W3C home > Mailing lists > Public > ietf-http-wg@w3.org > July to September 2013

Re: [perpass] HTTP user-agent fingerprinting

From: David Morris <dwm@xpasc.com>
Date: Fri, 13 Sep 2013 13:28:57 -0700 (PDT)
To: Patrick Pelletier <code@funwithsoftware.org>
cc: Stephen Farrell <stephen.farrell@cs.tcd.ie>, "'HTTP Working Group'" <ietf-http-wg@w3.org>, perpass@ietf.org
Message-ID: <alpine.LRH.2.01.1309131315560.15380@egate.xpasc.com>

I think you'll have a very hard time convincing web developers that they
can solve the browser bug issues with this approach. The User-Agent string
is an awful hack, but it has clasically allowed creativity on web sites
which wouldn't be possible if the web sites were forced to conform to
the LCD. In addition, I've noticed that some plug-ins add their version
information to the UA String so that down stream processes will know
about the specific features.

Web developers need pretty specific knowledge about browsers and their
enviornment. I would be hard to convince that any alternative mechanism
which provided the platform target profile that web apps need wouldn't 
expose the user to the same or worse issues re. fingerprinting.

On Fri, 13 Sep 2013, Patrick Pelletier wrote:

> Forwarding this idea along to httpbis as you (Stephen) suggested.  Although
> this could be retrofitted onto existing HTTP, not just httpbis, since it's
> merely recommending practices which are already legal in HTTP.
> 
> On Sep 13, 2013, at 5:17 AM, Stephen Farrell wrote:
> 
> > On 09/13/2013 04:12 AM, Patrick Pelletier wrote:
> > > On 9/12/13 1:18 PM, Dave Crocker wrote:
> > > 
> > > >   "privacy properties of IETF protocols and concrete ways in which
> > > >    those could be improved."
> > > 
> > > One obvious thing is the amount of (usually unnecessary) information
> > > leaked by the User-Agent field in HTTP.
> > > 
> > > Should we downgrade the User-Agent field (section 14.43 of RFC 2616)
> > > from a SHOULD to a MAY?
> > 
> > I think everyone finds those values problematic, and not only for
> > privacy reasons. But yes, if you believe [1] then its probably the
> > biggest contributor to browser fingerprinting that's in an IETF
> > spec. (No idea if that site's evaluation is sound myself though.)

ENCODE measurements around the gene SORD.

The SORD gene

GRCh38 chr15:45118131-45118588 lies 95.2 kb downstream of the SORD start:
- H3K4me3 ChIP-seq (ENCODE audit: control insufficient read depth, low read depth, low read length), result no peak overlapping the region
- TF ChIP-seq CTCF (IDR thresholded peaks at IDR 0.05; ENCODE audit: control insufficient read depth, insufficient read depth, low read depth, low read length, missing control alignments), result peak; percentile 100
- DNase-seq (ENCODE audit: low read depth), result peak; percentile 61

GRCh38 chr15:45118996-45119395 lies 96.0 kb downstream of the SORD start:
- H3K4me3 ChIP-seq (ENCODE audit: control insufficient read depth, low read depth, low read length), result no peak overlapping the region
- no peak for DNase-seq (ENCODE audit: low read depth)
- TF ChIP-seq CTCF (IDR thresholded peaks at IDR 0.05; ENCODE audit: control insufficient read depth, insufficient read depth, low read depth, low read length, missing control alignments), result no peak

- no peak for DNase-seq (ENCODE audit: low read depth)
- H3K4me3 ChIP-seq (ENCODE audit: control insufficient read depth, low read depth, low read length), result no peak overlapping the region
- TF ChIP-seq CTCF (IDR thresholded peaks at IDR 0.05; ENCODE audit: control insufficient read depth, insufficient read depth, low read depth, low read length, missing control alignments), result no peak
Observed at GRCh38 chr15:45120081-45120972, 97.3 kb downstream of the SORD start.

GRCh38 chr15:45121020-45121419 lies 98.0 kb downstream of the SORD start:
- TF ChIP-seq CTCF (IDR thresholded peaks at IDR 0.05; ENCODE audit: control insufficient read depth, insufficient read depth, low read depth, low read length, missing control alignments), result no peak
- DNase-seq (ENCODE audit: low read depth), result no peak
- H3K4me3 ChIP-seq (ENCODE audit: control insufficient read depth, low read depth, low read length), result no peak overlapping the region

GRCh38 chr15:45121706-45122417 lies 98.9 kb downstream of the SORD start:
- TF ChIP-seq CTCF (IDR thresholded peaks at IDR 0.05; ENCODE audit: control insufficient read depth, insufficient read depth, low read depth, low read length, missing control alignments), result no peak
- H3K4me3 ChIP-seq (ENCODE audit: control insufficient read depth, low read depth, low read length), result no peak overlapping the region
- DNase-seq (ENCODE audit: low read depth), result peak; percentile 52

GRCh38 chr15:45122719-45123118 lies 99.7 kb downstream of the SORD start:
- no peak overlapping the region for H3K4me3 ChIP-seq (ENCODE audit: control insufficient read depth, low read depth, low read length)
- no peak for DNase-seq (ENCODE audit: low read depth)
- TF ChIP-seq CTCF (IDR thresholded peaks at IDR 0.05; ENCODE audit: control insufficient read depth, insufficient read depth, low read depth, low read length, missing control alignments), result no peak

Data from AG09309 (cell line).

> > 
> >  [1] https://panopticlick.eff.org/
> > 
> > > Or, if that's too radical, should we standardize a small number of fixed
> > > strings to use in the User-Agent field?  (For example, "Desktop/1.0" for
> > > desktop browsers, "Mobile/1.0" for mobile browsers, "Text/1.0" for text
> > > browsers like Lynx, "Batch/1.0" for non-interactive clients like curl
> > > which are performing a task more specific than crawling the web, and
> > > "Robot/1.0" for clients which are crawling the web?)
> > 
> > Interesting. An IANA registry of those kinds of value might just end
> > up like the UA string though, which also started out nice and simple.
> 
> I agree that things always start out simple and get messy.  However, I think
> there are some differences:
> 
> * The original User-Agent field was not designed with privacy in mind.  In
> fact, it was designed specifically to identify the product and version the
> user is using.  So, with a different goal (privacy first), we will hopefully
> get different results.
> 
> * By specifying only a single product token, omitting comments, and fixing the
> version number at 1.0, we've already eliminated a fair amount of information.
> And then we further limit the information by making the product name not the
> actual name of the software, but merely a generic indication of the type of
> User-Agent; whatever is the minimal amount of information necessary for any
> legitimate browser sniffing that needs to occur.  (Such as differentiating
> desktop and mobile clients.)
> 
> And, of course, using the simplified User-Agent strings was just one of my two
> proposals.  My other proposal, which was even simpler, though perhaps more
> radical, was to downgrade the requirement on User-Agent from SHOULD to MAY,
> and encourage browsers not to send User-Agent at all.  (We could even change
> it to a SHOULD NOT if we feel really heavy-handed.)  One could argue that by
> using other techniques such as responsive layout, no browser sniffing should
> be necessary at all.
> 
> > Maybe ask this on httpbis if you don't get more feedback here? That's
> > where you'd find folks who know if it could be done and who could do
> > it.
> 
> --Patrick
> 
Received on Friday, 13 September 2013 20:29:35 UTC

This archive was generated by hypermail 2.4.0 : Friday, 17 January 2020 17:14:15 UTC